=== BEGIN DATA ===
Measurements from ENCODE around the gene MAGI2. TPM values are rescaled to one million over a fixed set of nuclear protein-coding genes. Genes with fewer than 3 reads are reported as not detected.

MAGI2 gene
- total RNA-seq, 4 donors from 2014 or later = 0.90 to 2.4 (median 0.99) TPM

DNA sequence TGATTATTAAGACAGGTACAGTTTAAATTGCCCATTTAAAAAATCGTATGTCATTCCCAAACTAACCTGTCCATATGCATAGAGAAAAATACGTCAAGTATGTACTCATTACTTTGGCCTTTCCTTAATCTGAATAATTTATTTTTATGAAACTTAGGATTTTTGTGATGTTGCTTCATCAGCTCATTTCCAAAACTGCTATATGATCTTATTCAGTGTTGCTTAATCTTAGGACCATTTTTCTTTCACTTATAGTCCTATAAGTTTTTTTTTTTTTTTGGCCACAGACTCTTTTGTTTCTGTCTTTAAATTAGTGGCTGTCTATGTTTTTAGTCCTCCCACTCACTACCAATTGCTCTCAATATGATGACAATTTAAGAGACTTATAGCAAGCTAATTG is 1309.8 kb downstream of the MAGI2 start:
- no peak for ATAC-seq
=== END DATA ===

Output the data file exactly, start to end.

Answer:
Measurements from ENCODE around the gene MAGI2. TPM values are rescaled to one million over a fixed set of nuclear protein-coding genes. Genes with fewer than 3 reads are reported as not detected.

MAGI2 gene
- total RNA-seq, 4 donors from 2014 or later = 0.90 to 2.4 (median 0.99) TPM

DNA sequence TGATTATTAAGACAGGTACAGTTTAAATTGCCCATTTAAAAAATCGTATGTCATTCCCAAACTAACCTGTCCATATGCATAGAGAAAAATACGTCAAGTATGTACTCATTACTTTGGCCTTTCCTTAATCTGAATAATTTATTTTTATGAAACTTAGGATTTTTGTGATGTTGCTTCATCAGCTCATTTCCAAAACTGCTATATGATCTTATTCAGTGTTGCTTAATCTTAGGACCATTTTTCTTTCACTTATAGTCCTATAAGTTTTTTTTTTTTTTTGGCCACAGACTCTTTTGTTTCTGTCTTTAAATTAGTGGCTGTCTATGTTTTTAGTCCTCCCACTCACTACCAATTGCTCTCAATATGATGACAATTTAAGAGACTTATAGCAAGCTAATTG is 1309.8 kb downstream of the MAGI2 start:
- no peak for ATAC-seq